Suverly, N. 2000, 2000-2001 Nye County Agricultural Statistics, University of Nevada Cooperative Extension

Nye County Nevada, like many other rural Nevada counties, has experienced a historical “Boom and Bust” economy since its establishment in 1864. Although mining has been a large player of the county’s historical economy, government activity from the Nellis Test and Training Range (formerly named Nellis Airforce Range), Nevada Test Site, and the Tonopah Test Range have been a significant economic factor. However, each of these industries have contributed to the “Boom and Bust” economy. The agricultural sector of Nye County has historically maintained its economic viability and provides a economic foundation for the county’s communities. This fact sheet provides an overview of important snapshot statistics about Nye County’s agricultural sector.

Nye County Nevada

Nye County ranks sixth of Nevada’s seventeen counties in population, most of the estimated 32,704 residents live in the town of Pahrump. The county covers 18,147 square miles (11,614,080 acres) of land, of which 92.66 percent is administered by the federal government. These federally administered lands contribute significantly to the agricultural sector as they provide seasonal grazing for resident livestock herds. Privately owned land in farms cover 0.7 percent of Nye County. The 1997 Census of Agriculture, the most recent census, reported 144 farms and ranches within the county on 85,534 acres. The average farm size is 594 acres (Table 1).

Nye County is the largest county in Nevada and is larger than four U.S. states. It stretches from central to southern Nevada and includes both the Great Basin and Mojave desert. Key areas of agricultural production include Big Smoky Valley in the north central part of the county, Railroad Valley in the northeast, and Amargosa and Pahrump Valley in the south.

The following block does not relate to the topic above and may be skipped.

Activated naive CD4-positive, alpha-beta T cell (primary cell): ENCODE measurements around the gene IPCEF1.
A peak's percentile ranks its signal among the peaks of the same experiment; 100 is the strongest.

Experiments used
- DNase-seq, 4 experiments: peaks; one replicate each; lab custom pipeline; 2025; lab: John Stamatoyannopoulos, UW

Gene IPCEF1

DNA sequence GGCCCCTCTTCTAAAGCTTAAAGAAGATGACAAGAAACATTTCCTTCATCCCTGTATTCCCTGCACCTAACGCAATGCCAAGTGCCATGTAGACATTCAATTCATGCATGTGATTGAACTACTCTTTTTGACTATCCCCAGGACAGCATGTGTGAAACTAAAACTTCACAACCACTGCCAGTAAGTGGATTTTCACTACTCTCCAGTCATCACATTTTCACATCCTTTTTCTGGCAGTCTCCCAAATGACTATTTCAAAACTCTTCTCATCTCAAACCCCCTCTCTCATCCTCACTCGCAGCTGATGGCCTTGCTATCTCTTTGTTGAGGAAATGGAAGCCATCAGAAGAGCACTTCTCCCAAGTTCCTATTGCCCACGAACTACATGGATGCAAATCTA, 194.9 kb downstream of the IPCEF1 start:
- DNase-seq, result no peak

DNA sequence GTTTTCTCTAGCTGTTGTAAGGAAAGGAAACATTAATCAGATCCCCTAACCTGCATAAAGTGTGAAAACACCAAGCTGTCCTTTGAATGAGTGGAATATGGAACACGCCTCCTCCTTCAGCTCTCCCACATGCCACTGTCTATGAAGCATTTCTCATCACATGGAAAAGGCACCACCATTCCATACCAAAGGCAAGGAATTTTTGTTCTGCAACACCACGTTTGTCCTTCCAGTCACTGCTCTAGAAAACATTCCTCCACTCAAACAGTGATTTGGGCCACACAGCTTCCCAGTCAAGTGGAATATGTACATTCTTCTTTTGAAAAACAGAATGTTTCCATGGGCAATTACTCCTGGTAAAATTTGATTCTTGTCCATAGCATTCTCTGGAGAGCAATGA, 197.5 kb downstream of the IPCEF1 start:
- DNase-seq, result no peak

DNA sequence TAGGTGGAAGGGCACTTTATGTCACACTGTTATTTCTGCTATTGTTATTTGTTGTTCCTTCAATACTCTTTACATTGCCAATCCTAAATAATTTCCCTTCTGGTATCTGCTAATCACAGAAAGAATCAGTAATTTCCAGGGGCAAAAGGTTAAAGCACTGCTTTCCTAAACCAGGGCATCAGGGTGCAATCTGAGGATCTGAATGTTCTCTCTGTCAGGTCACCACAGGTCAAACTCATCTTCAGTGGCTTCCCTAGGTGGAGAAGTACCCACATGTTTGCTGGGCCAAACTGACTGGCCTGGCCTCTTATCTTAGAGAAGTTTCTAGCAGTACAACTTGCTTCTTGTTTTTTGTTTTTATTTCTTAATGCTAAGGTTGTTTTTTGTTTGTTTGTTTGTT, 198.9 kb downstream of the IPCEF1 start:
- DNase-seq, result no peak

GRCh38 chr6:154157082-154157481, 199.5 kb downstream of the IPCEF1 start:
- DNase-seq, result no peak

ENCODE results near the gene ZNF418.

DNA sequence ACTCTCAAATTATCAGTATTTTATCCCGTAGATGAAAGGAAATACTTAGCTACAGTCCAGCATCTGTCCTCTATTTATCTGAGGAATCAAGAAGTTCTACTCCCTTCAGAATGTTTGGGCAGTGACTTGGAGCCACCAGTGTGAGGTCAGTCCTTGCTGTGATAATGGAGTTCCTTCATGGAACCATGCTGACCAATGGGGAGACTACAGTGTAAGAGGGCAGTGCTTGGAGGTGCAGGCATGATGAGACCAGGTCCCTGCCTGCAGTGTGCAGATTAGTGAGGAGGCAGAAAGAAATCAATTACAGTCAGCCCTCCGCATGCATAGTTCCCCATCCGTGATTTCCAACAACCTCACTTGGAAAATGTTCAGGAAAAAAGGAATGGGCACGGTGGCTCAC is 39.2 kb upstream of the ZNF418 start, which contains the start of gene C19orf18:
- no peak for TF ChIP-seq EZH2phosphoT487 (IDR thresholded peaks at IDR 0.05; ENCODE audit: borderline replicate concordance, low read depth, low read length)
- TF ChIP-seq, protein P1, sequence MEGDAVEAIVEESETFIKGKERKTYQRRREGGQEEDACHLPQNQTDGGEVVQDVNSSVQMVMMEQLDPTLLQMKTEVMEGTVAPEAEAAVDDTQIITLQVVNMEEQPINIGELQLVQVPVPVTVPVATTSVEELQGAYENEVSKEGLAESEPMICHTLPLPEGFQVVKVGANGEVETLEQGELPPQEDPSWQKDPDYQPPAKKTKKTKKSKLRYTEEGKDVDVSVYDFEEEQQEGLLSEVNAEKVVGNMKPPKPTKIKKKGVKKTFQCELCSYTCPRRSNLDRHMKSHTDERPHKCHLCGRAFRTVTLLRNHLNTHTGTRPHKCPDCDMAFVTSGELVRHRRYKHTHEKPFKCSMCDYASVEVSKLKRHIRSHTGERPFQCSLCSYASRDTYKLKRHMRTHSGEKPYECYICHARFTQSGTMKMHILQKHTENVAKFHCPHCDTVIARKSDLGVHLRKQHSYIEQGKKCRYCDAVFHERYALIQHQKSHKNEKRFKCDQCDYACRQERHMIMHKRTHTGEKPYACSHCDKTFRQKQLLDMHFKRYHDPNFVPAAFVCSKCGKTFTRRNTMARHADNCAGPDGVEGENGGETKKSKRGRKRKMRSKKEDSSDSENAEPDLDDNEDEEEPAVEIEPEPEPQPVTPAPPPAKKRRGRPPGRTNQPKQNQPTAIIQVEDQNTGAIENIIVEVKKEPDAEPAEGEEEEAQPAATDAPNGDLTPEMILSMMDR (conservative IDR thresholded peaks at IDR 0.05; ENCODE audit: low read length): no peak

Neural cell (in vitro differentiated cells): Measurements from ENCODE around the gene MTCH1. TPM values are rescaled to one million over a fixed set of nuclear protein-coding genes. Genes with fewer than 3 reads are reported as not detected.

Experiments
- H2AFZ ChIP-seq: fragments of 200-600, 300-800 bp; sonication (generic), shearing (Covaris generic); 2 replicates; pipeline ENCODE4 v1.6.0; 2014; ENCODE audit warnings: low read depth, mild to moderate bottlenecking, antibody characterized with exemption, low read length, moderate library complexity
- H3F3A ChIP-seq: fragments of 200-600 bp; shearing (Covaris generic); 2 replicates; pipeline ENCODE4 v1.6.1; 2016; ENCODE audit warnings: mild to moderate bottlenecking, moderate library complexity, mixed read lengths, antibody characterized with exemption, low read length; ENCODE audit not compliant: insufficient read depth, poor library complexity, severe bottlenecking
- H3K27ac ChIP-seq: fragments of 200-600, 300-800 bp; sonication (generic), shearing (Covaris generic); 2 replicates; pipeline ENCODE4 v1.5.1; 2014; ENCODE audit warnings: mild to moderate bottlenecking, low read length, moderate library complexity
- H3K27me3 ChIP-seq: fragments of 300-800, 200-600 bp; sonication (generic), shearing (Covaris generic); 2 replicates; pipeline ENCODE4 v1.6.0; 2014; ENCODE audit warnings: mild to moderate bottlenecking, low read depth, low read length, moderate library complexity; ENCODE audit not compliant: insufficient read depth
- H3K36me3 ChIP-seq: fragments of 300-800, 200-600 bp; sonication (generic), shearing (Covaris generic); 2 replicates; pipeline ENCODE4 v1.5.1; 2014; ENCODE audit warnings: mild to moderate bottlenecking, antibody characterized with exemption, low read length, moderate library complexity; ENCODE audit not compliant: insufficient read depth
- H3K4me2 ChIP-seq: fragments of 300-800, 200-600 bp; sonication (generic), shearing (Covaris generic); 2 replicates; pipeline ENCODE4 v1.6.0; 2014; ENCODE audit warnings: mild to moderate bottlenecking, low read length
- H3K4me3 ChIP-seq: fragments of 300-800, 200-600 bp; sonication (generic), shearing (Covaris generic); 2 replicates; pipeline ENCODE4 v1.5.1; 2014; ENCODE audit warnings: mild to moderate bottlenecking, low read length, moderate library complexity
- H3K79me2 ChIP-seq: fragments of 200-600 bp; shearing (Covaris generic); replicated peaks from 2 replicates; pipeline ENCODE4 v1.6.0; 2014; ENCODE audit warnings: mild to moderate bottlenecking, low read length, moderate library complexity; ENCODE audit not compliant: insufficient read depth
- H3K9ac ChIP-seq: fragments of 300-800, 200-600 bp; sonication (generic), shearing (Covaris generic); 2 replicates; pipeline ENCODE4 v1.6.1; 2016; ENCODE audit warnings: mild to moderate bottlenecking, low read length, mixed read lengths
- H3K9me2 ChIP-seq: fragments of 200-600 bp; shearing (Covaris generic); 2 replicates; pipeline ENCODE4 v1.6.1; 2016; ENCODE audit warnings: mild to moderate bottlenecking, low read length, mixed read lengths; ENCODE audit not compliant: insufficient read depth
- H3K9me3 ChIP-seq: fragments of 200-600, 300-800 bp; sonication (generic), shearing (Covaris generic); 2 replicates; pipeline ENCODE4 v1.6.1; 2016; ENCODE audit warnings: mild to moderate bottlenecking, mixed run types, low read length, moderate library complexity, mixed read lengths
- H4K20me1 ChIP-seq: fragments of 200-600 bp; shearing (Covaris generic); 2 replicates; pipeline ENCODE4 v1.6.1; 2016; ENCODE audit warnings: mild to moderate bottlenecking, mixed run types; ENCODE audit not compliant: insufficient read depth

Table 1. Demographics, Area and Agricultural Data

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Figure 1 and Table 2 summarize Nye County’s agricultural sector for the 2000 to 2001 production period. Milk third largest agricultural commodity in Nevada in terms of cash receipts, is the county’s leading agricultural commodity. It contributed for $16,897,100 or 60% of agricultural sales. All milk in the county is produced from only two dairies located in Amargosa and Pahrump Valley, ranking Nye County the second largest milk producing county in Nevada at 153.61 million pounds. Average milk production per cow was 19,200 pounds.

Cattle and calves were the county’s second largest contributor with $7,526,838 or 27% of the county’s agricultural sales. Current statistics show the January 1 cattle and calf inventory for Nye County at 23,000.

Ranking third in commodity sales is alfalfa hay with a value of $3,003,000, 11% of total sales. Alfalfa hay is produced on 7,000 acres in the county with an average of 4.7 tons/acre. The 33,000 tons annually produced are marketed as high quality dairy and export grade hay.

Ranking fourth was “other hay” with a value of $672,000, or 2% of total sales. “Other hay” includes native hay, improved grasses, and Timothy. Production occurs on approximately 4000 acres, at a rate of 1.8 tons per acre (7000 total tons). Note, that this average is for all “other hays.” Timothy hay is not reported as a separate hay enterprise, nor are data for this enterprise gathered separately.

According to 1997 Census of Agriculture Data, several small farms produce commodities other than livestock and hay. With annual sales of $10,000 or more, two farms produce vegetables and/or melons, and two farms produce fruit and/or nuts. Three of these four farms are located in the southern part of Nye County where temperatures are warmer and the growing season is longer.

Figure 1. Agricultural Commodity Sales Nye County, 2000-2001

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Table 2. 2000-2001 Sales by Commodity

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Information to compile this fact sheet was obtained from the 2000-2001 Nevada Agricultural Statistics Service’s Annual Report and the 1997 Census of Agriculture. Data is collected in the spring and published in the fall following the production period, thus the one year lag in timeframe. These agencies appreciate the support of Nye County producers that provide survey information. Questions regarding statistics used in this fact sheet should be directed to the author.

References

Glickman, D., M. Gonzalez, D. M. Bay. 1997 Census of Agriculture. National Agricultural Statistics Service. United States Department of Agriculture.

Harris, T. R., C. K. Seung. Analysis of Federal Government Expenditures in Fifteen Nevada Counties. UCED 95/96-13.

Owens, M. J., D. R. Gephart, L. R. Lohrenz, C. L. Lucero. 2001. Nevada Agricultural Statistics 2000-2001. Nevada Agricultural Statistics Service. United States Department of Agriculture.

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